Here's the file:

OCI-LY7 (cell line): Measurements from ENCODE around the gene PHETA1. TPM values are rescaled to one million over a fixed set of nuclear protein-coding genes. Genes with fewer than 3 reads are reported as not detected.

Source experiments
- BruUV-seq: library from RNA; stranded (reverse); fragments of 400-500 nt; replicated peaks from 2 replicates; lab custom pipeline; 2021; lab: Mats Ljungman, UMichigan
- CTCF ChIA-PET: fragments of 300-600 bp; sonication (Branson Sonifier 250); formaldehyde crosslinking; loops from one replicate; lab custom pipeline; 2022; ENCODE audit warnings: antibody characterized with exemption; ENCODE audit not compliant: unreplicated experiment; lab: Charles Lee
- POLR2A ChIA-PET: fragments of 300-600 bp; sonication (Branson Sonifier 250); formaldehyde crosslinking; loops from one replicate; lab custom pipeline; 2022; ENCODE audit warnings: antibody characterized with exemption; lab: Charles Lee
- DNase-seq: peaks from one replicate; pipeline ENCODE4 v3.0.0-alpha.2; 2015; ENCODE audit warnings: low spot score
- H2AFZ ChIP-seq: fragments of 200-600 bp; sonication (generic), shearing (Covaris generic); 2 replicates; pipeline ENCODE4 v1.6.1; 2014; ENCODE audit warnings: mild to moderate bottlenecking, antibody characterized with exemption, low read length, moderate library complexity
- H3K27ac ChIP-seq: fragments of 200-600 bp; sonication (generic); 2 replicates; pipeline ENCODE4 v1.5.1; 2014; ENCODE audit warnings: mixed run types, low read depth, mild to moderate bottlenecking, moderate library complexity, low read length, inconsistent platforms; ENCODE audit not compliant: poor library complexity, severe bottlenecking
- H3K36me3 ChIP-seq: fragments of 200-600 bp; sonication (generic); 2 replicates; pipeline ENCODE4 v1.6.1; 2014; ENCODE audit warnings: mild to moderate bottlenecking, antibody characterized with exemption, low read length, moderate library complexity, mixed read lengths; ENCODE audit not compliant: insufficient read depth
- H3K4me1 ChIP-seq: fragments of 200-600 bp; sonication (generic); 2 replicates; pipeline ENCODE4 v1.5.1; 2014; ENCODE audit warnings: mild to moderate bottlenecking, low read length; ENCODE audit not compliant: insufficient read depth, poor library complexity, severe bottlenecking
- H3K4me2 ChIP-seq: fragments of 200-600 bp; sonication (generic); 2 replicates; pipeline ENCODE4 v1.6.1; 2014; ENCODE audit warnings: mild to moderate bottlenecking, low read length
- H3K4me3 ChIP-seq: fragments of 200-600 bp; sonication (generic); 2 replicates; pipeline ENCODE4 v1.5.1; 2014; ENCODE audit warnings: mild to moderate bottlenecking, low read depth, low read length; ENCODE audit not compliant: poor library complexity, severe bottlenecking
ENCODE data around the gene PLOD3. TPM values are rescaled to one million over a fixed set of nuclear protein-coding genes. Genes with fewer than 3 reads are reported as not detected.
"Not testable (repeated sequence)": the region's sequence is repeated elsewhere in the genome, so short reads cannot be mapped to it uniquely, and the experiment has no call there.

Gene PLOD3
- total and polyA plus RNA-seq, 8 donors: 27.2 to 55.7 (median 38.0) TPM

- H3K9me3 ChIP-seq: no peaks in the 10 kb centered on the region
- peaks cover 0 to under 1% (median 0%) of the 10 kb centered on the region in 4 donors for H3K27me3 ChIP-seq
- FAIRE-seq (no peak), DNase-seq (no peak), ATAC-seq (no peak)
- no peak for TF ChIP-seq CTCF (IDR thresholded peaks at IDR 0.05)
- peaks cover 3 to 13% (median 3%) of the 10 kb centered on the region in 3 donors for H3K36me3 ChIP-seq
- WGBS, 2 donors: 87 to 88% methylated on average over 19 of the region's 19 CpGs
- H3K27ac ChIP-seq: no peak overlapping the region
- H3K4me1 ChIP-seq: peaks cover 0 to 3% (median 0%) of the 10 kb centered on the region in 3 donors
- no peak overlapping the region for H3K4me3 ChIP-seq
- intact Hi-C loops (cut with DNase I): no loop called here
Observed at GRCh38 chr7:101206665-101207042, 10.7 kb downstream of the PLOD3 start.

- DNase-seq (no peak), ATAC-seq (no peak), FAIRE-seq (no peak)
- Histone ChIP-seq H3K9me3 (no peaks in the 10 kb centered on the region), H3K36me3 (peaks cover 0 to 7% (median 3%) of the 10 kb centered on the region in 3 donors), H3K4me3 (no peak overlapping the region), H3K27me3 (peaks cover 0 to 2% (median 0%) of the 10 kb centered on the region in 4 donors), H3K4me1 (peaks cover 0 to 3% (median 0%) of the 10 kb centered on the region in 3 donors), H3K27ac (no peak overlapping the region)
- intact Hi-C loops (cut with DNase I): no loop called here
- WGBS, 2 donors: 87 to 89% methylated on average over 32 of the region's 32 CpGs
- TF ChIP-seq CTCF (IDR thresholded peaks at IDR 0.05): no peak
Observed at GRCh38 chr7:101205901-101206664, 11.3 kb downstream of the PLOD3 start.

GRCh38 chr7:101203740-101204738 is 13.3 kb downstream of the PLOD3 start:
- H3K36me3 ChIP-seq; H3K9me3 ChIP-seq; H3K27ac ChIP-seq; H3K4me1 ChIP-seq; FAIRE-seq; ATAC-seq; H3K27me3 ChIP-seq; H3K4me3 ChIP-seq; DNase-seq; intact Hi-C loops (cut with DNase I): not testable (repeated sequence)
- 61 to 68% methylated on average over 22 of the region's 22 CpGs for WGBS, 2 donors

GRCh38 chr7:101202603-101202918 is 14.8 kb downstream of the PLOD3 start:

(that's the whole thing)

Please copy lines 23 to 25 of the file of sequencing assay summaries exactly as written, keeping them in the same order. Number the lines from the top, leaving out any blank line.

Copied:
- H3K27ac ChIP-seq: no peak overlapping the region
- H3K4me1 ChIP-seq: peaks cover 0 to 3% (median 0%) of the 10 kb centered on the region in 3 donors
- no peak overlapping the region for H3K4me3 ChIP-seq